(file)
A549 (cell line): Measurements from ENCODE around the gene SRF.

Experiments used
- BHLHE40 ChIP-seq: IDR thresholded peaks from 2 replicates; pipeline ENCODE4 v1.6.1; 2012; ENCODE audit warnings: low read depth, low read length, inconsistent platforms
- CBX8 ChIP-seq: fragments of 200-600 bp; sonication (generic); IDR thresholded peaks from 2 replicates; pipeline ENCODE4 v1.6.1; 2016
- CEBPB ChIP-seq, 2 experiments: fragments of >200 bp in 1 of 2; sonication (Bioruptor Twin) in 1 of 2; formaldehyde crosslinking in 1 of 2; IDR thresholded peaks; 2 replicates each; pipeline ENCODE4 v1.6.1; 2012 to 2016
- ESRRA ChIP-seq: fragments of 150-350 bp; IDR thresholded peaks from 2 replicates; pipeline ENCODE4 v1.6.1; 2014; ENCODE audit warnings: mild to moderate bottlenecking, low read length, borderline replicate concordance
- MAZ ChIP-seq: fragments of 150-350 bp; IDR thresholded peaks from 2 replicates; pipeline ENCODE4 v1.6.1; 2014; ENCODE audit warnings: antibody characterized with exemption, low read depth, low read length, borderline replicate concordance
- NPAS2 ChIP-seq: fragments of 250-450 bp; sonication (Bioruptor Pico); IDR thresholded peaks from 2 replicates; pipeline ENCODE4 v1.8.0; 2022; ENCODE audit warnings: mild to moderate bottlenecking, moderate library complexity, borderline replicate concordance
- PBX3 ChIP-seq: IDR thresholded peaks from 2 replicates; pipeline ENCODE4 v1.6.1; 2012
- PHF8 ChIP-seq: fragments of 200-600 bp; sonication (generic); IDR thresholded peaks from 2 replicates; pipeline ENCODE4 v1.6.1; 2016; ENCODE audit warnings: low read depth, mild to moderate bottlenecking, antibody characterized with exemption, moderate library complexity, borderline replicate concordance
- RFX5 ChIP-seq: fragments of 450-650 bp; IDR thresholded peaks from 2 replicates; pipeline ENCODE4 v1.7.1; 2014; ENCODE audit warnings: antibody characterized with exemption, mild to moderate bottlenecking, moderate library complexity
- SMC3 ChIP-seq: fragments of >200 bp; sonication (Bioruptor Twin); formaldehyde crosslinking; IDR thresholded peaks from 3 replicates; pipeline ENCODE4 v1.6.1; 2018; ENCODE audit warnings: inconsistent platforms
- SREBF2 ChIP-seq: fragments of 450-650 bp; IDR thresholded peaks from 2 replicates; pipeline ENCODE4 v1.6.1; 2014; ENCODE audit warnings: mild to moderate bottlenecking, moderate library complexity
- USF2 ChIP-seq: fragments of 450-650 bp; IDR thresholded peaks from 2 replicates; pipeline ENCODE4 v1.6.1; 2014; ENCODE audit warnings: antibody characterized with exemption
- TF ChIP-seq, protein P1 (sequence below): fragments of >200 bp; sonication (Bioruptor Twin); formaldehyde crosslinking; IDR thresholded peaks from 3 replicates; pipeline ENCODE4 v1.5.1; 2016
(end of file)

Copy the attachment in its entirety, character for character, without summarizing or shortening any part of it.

A549 (cell line): Measurements from ENCODE around the gene SRF.

Experiments used
- BHLHE40 ChIP-seq: IDR thresholded peaks from 2 replicates; pipeline ENCODE4 v1.6.1; 2012; ENCODE audit warnings: low read depth, low read length, inconsistent platforms
- CBX8 ChIP-seq: fragments of 200-600 bp; sonication (generic); IDR thresholded peaks from 2 replicates; pipeline ENCODE4 v1.6.1; 2016
- CEBPB ChIP-seq, 2 experiments: fragments of >200 bp in 1 of 2; sonication (Bioruptor Twin) in 1 of 2; formaldehyde crosslinking in 1 of 2; IDR thresholded peaks; 2 replicates each; pipeline ENCODE4 v1.6.1; 2012 to 2016
- ESRRA ChIP-seq: fragments of 150-350 bp; IDR thresholded peaks from 2 replicates; pipeline ENCODE4 v1.6.1; 2014; ENCODE audit warnings: mild to moderate bottlenecking, low read length, borderline replicate concordance
- MAZ ChIP-seq: fragments of 150-350 bp; IDR thresholded peaks from 2 replicates; pipeline ENCODE4 v1.6.1; 2014; ENCODE audit warnings: antibody characterized with exemption, low read depth, low read length, borderline replicate concordance
- NPAS2 ChIP-seq: fragments of 250-450 bp; sonication (Bioruptor Pico); IDR thresholded peaks from 2 replicates; pipeline ENCODE4 v1.8.0; 2022; ENCODE audit warnings: mild to moderate bottlenecking, moderate library complexity, borderline replicate concordance
- PBX3 ChIP-seq: IDR thresholded peaks from 2 replicates; pipeline ENCODE4 v1.6.1; 2012
- PHF8 ChIP-seq: fragments of 200-600 bp; sonication (generic); IDR thresholded peaks from 2 replicates; pipeline ENCODE4 v1.6.1; 2016; ENCODE audit warnings: low read depth, mild to moderate bottlenecking, antibody characterized with exemption, moderate library complexity, borderline replicate concordance
- RFX5 ChIP-seq: fragments of 450-650 bp; IDR thresholded peaks from 2 replicates; pipeline ENCODE4 v1.7.1; 2014; ENCODE audit warnings: antibody characterized with exemption, mild to moderate bottlenecking, moderate library complexity
- SMC3 ChIP-seq: fragments of >200 bp; sonication (Bioruptor Twin); formaldehyde crosslinking; IDR thresholded peaks from 3 replicates; pipeline ENCODE4 v1.6.1; 2018; ENCODE audit warnings: inconsistent platforms
- SREBF2 ChIP-seq: fragments of 450-650 bp; IDR thresholded peaks from 2 replicates; pipeline ENCODE4 v1.6.1; 2014; ENCODE audit warnings: mild to moderate bottlenecking, moderate library complexity
- USF2 ChIP-seq: fragments of 450-650 bp; IDR thresholded peaks from 2 replicates; pipeline ENCODE4 v1.6.1; 2014; ENCODE audit warnings: antibody characterized with exemption
- TF ChIP-seq, protein P1 (sequence below): fragments of >200 bp; sonication (Bioruptor Twin); formaldehyde crosslinking; IDR thresholded peaks from 3 replicates; pipeline ENCODE4 v1.5.1; 2016